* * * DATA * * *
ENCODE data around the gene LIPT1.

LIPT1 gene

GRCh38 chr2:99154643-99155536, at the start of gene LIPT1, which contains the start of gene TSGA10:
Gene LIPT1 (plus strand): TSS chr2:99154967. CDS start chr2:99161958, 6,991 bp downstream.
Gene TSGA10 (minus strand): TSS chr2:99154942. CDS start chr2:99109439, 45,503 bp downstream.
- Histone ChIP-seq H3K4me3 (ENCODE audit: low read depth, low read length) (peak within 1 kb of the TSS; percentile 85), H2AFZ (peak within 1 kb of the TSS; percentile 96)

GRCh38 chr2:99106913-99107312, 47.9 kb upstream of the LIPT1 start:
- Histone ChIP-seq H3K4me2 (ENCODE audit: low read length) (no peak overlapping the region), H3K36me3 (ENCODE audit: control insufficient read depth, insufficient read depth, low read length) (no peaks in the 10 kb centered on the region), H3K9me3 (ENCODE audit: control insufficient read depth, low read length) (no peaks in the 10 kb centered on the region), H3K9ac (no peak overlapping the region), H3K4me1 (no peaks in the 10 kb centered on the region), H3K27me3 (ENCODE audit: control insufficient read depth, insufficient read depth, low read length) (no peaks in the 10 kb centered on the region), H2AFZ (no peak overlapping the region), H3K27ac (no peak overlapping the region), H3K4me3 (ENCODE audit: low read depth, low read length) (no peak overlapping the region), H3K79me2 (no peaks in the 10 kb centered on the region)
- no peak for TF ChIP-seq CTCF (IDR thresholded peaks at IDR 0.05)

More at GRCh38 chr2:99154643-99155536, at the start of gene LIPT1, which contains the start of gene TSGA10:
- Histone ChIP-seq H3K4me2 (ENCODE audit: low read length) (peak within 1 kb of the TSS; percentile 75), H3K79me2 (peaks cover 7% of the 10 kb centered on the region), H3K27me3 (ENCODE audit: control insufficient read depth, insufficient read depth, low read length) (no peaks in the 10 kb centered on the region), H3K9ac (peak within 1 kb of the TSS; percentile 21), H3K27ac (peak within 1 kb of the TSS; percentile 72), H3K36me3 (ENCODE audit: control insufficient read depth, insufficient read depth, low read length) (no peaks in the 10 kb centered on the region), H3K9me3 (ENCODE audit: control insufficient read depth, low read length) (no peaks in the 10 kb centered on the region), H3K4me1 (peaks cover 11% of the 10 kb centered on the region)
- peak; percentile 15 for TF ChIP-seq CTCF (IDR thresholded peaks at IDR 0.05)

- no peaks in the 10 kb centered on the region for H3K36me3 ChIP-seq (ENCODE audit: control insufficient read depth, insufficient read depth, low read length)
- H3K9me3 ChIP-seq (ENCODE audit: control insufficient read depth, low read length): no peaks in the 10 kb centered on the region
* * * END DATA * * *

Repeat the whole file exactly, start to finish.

ENCODE data around the gene LIPT1.

LIPT1 gene

GRCh38 chr2:99154643-99155536, at the start of gene LIPT1, which contains the start of gene TSGA10:
Gene LIPT1 (plus strand): TSS chr2:99154967. CDS start chr2:99161958, 6,991 bp downstream.
Gene TSGA10 (minus strand): TSS chr2:99154942. CDS start chr2:99109439, 45,503 bp downstream.
- Histone ChIP-seq H3K4me3 (ENCODE audit: low read depth, low read length) (peak within 1 kb of the TSS; percentile 85), H2AFZ (peak within 1 kb of the TSS; percentile 96)

GRCh38 chr2:99106913-99107312, 47.9 kb upstream of the LIPT1 start:
- Histone ChIP-seq H3K4me2 (ENCODE audit: low read length) (no peak overlapping the region), H3K36me3 (ENCODE audit: control insufficient read depth, insufficient read depth, low read length) (no peaks in the 10 kb centered on the region), H3K9me3 (ENCODE audit: control insufficient read depth, low read length) (no peaks in the 10 kb centered on the region), H3K9ac (no peak overlapping the region), H3K4me1 (no peaks in the 10 kb centered on the region), H3K27me3 (ENCODE audit: control insufficient read depth, insufficient read depth, low read length) (no peaks in the 10 kb centered on the region), H2AFZ (no peak overlapping the region), H3K27ac (no peak overlapping the region), H3K4me3 (ENCODE audit: low read depth, low read length) (no peak overlapping the region), H3K79me2 (no peaks in the 10 kb centered on the region)
- no peak for TF ChIP-seq CTCF (IDR thresholded peaks at IDR 0.05)

More at GRCh38 chr2:99154643-99155536, at the start of gene LIPT1, which contains the start of gene TSGA10:
- Histone ChIP-seq H3K4me2 (ENCODE audit: low read length) (peak within 1 kb of the TSS; percentile 75), H3K79me2 (peaks cover 7% of the 10 kb centered on the region), H3K27me3 (ENCODE audit: control insufficient read depth, insufficient read depth, low read length) (no peaks in the 10 kb centered on the region), H3K9ac (peak within 1 kb of the TSS; percentile 21), H3K27ac (peak within 1 kb of the TSS; percentile 72), H3K36me3 (ENCODE audit: control insufficient read depth, insufficient read depth, low read length) (no peaks in the 10 kb centered on the region), H3K9me3 (ENCODE audit: control insufficient read depth, low read length) (no peaks in the 10 kb centered on the region), H3K4me1 (peaks cover 11% of the 10 kb centered on the region)
- peak; percentile 15 for TF ChIP-seq CTCF (IDR thresholded peaks at IDR 0.05)

- no peaks in the 10 kb centered on the region for H3K36me3 ChIP-seq (ENCODE audit: control insufficient read depth, insufficient read depth, low read length)
- H3K9me3 ChIP-seq (ENCODE audit: control insufficient read depth, low read length): no peaks in the 10 kb centered on the region